“I don’t think it could cost him the election, but I think they’re scared it might, and they don’t want to take the chance,” said Jim Williams, issue polling specialist for Public Policy Polling, a Raleigh, North Carolina-based Democratic research firm. “Politicians are cautious people. Public opinion on gay marriage is shifting very quickly.”
Obama is taping an interview this afternoon with ABC News in which the topic is likely to be addressed. It was scheduled after Biden and Duncan made their statements.
As North Carolina yesterday passed a constitutional amendment defining marriage as a contract between a man and a woman, a Colorado legislative committee approved a bill allowing homosexuals to enter into civil unions. Republicans in the Colorado House later killed the measure by delaying the vote past a midnight deadline.
Gay-rights advocates called on Obama to express unqualified support for same-sex marriage. He has stopped short of that, and the issue continues to pose risks for the president in battleground states such as Ohio and Pennsylvania, said Paul Allen Beck, a professor of political science at Ohio State University in Columbus.
‘Siphoning Off’ Voters
“Ohio is shaping up as a very close contest,” Beck said. “Ohio has a large Catholic population that is working class in orientation and hasn’t been particularly warm toward Obama. I’m sure he’s concerned about that. You worry about even one little change in your posture that has the effect of siphoning off some voters to the other candidate.”
In a May 6 appearance on NBC’s “Meet the Press,” Biden said he is “absolutely comfortable with the fact that men marrying men, women marrying women and heterosexual men and women marrying another are entitled to the same exact rights, all the civil rights, all the civil liberties.”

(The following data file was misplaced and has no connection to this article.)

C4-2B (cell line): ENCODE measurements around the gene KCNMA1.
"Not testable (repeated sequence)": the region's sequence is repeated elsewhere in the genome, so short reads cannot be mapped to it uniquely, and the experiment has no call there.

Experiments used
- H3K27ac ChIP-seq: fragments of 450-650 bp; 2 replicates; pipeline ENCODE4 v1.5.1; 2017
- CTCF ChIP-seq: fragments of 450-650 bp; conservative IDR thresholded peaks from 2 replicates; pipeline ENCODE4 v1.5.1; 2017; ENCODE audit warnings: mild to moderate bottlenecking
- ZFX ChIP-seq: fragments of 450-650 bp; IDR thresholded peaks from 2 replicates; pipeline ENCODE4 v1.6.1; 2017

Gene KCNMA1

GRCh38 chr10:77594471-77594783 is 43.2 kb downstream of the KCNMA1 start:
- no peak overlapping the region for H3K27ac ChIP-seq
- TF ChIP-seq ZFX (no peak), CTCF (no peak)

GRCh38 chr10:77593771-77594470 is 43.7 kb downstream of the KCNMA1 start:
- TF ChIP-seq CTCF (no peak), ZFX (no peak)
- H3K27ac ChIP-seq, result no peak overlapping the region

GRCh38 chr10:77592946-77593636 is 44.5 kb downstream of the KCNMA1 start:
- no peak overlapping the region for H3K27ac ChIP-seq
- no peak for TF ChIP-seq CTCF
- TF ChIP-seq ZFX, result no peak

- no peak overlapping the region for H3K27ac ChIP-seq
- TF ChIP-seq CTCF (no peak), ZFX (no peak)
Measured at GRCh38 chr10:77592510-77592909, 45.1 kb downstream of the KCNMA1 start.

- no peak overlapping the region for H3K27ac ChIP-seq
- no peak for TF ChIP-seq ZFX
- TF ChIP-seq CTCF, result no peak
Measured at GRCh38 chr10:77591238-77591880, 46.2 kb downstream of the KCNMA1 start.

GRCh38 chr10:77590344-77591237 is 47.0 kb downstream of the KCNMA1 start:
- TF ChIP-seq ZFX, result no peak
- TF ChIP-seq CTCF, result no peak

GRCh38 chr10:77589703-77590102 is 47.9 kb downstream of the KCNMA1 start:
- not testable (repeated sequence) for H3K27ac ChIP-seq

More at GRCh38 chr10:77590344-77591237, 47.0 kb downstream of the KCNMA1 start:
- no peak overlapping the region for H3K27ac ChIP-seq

The next day, White House spokesman Jay Carney deflected repeated questions from reporters trying to draw out Obama’s opinion on gay marriage, which the president has said is “evolving.” The president supports civil unions and federal rights for gay couples and opposes a constitutional ban on same- sex marriage, according to the White House website.
“I have no update on the president’s personal views,” Carney said. “What the vice president said yesterday was to make the same point that the president has made previously, that committed and loving same-sex couples deserve the same rights and protections enjoyed by all Americans, and that we oppose any effort to roll back those rights.”
Obama’s opponent, former Massachusetts Governor Mitt Romney, a gay marriage opponent, also recently found himself in the crosshairs of the debate when his openly gay foreign policy spokesman, Richard Grenell, resigned May 1 -- less than two weeks after being hired -- following criticism from social conservatives.